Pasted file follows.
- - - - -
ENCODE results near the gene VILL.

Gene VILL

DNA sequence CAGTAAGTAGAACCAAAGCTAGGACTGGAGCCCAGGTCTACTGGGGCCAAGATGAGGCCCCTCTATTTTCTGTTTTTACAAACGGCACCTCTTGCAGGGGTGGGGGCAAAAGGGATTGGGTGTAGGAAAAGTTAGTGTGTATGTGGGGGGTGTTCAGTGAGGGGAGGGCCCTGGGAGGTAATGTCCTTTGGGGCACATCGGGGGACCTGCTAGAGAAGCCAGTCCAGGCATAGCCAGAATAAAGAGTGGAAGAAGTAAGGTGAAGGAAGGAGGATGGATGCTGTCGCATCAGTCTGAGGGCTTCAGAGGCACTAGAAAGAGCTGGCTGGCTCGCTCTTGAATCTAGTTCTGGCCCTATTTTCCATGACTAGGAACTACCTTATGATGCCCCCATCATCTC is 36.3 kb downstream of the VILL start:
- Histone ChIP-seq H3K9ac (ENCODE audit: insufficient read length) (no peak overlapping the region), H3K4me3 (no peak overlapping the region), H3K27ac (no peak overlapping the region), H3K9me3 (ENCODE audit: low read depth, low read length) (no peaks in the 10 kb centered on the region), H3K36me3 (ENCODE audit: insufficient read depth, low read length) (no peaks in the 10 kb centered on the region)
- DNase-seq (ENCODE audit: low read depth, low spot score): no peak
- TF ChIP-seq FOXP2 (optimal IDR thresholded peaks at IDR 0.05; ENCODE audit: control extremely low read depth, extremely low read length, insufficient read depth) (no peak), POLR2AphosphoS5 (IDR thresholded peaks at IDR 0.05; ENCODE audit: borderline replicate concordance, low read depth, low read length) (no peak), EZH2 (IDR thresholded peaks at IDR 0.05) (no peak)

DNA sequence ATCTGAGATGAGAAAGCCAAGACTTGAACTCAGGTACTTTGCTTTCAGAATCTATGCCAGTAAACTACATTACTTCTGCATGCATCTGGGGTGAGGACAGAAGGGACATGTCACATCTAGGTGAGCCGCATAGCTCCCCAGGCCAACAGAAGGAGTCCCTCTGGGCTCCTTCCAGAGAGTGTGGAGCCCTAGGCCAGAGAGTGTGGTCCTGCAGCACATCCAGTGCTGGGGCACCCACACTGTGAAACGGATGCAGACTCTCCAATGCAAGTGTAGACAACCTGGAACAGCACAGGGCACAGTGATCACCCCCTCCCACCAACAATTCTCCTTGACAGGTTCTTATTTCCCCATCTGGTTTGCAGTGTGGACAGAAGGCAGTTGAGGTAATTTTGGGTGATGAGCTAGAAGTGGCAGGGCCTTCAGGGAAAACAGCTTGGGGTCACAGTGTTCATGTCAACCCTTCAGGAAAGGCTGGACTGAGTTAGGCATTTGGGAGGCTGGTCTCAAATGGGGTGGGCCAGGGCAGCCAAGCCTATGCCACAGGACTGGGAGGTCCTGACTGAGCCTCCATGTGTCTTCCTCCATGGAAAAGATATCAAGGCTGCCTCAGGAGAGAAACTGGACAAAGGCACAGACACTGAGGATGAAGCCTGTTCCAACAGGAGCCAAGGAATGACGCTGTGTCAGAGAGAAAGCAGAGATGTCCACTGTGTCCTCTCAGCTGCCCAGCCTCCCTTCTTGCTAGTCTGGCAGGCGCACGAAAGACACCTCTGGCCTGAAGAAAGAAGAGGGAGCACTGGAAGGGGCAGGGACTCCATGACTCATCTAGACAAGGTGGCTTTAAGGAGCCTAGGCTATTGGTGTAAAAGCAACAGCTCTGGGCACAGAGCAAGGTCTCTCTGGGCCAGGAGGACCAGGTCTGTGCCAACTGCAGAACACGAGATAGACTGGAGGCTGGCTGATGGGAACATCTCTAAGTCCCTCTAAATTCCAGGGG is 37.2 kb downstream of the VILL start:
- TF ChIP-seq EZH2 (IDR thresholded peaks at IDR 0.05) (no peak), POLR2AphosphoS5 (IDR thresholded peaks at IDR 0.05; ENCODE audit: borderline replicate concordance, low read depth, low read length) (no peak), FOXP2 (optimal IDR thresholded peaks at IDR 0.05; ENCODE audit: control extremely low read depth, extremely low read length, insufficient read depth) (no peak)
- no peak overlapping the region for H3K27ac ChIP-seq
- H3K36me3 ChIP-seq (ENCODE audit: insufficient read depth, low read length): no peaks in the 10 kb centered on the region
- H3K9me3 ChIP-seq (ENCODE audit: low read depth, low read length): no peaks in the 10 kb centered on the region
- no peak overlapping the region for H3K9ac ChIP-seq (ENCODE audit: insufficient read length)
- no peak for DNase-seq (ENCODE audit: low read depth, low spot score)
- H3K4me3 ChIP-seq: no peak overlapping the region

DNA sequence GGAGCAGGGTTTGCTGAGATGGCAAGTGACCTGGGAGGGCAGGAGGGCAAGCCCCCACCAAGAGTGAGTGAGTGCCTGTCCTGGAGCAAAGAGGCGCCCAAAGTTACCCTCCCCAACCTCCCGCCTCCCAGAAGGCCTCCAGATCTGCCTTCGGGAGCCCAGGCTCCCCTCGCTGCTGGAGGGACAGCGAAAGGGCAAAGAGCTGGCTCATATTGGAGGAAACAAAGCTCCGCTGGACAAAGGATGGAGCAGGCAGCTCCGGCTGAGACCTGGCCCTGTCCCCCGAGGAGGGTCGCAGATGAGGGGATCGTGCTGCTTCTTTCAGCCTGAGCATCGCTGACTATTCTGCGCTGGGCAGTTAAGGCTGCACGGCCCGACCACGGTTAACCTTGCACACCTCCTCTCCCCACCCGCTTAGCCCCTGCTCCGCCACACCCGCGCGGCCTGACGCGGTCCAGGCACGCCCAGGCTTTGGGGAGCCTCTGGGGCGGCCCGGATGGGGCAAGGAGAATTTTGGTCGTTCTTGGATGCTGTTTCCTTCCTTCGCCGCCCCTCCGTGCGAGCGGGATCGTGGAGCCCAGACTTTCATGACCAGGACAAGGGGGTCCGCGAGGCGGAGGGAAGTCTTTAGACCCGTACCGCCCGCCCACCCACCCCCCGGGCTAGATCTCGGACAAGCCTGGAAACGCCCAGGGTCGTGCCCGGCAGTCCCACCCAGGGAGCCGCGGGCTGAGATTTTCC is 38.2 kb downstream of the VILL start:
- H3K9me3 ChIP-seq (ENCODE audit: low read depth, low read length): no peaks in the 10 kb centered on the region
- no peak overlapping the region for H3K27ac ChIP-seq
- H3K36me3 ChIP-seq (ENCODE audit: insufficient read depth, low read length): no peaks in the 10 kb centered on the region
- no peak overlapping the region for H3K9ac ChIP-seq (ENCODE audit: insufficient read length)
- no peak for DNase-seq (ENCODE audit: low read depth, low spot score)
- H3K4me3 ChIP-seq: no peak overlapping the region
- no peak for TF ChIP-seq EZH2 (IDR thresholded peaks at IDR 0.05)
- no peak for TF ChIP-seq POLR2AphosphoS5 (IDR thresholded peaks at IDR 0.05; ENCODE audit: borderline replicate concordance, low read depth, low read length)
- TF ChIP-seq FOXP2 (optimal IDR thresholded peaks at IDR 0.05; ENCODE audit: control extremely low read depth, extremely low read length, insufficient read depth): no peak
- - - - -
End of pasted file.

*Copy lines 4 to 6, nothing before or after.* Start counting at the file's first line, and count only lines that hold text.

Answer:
- Histone ChIP-seq H3K9ac (ENCODE audit: insufficient read length) (no peak overlapping the region), H3K4me3 (no peak overlapping the region), H3K27ac (no peak overlapping the region), H3K9me3 (ENCODE audit: low read depth, low read length) (no peaks in the 10 kb centered on the region), H3K36me3 (ENCODE audit: insufficient read depth, low read length) (no peaks in the 10 kb centered on the region)
- DNase-seq (ENCODE audit: low read depth, low spot score): no peak
- TF ChIP-seq FOXP2 (optimal IDR thresholded peaks at IDR 0.05; ENCODE audit: control extremely low read depth, extremely low read length, insufficient read depth) (no peak), POLR2AphosphoS5 (IDR thresholded peaks at IDR 0.05; ENCODE audit: borderline replicate concordance, low read depth, low read length) (no peak), EZH2 (IDR thresholded peaks at IDR 0.05) (no peak)